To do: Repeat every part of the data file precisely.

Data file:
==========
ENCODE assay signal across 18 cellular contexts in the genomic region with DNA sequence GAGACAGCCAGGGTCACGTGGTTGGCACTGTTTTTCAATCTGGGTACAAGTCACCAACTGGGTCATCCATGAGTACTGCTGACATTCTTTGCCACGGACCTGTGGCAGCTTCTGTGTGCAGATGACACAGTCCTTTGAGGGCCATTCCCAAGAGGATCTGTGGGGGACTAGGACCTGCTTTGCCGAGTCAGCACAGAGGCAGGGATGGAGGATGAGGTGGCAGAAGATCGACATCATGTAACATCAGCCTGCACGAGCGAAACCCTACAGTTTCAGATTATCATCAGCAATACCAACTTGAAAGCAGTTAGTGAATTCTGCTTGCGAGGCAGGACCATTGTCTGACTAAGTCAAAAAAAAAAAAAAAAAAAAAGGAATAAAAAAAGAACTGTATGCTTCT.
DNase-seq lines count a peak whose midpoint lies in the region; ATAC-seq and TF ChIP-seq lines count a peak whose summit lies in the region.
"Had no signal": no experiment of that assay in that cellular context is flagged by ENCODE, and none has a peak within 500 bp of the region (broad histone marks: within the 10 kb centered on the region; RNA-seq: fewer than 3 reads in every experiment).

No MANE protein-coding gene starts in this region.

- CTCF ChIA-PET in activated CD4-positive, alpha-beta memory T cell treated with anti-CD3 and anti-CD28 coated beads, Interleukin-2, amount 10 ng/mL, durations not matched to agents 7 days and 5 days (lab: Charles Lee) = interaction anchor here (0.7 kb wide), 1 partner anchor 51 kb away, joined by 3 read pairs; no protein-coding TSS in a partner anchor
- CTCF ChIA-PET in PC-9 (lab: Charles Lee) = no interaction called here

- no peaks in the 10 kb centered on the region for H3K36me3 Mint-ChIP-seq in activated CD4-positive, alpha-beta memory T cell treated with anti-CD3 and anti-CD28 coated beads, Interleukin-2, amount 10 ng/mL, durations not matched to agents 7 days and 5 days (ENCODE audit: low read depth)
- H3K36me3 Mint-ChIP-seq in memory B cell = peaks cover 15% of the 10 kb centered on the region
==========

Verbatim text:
ENCODE assay signal across 18 cellular contexts in the genomic region with DNA sequence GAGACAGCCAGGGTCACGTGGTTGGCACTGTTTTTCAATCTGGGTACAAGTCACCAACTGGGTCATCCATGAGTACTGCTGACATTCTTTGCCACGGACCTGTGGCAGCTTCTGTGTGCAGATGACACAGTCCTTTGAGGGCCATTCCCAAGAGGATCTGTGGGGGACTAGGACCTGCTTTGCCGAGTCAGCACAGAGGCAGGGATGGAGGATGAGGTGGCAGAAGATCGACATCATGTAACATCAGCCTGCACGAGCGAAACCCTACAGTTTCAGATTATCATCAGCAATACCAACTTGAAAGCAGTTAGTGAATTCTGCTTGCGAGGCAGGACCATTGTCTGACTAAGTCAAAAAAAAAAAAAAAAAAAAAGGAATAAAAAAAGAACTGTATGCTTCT.
DNase-seq lines count a peak whose midpoint lies in the region; ATAC-seq and TF ChIP-seq lines count a peak whose summit lies in the region.
"Had no signal": no experiment of that assay in that cellular context is flagged by ENCODE, and none has a peak within 500 bp of the region (broad histone marks: within the 10 kb centered on the region; RNA-seq: fewer than 3 reads in every experiment).

No MANE protein-coding gene starts in this region.

- CTCF ChIA-PET in activated CD4-positive, alpha-beta memory T cell treated with anti-CD3 and anti-CD28 coated beads, Interleukin-2, amount 10 ng/mL, durations not matched to agents 7 days and 5 days (lab: Charles Lee) = interaction anchor here (0.7 kb wide), 1 partner anchor 51 kb away, joined by 3 read pairs; no protein-coding TSS in a partner anchor
- CTCF ChIA-PET in PC-9 (lab: Charles Lee) = no interaction called here

- no peaks in the 10 kb centered on the region for H3K36me3 Mint-ChIP-seq in activated CD4-positive, alpha-beta memory T cell treated with anti-CD3 and anti-CD28 coated beads, Interleukin-2, amount 10 ng/mL, durations not matched to agents 7 days and 5 days (ENCODE audit: low read depth)
- H3K36me3 Mint-ChIP-seq in memory B cell = peaks cover 15% of the 10 kb centered on the region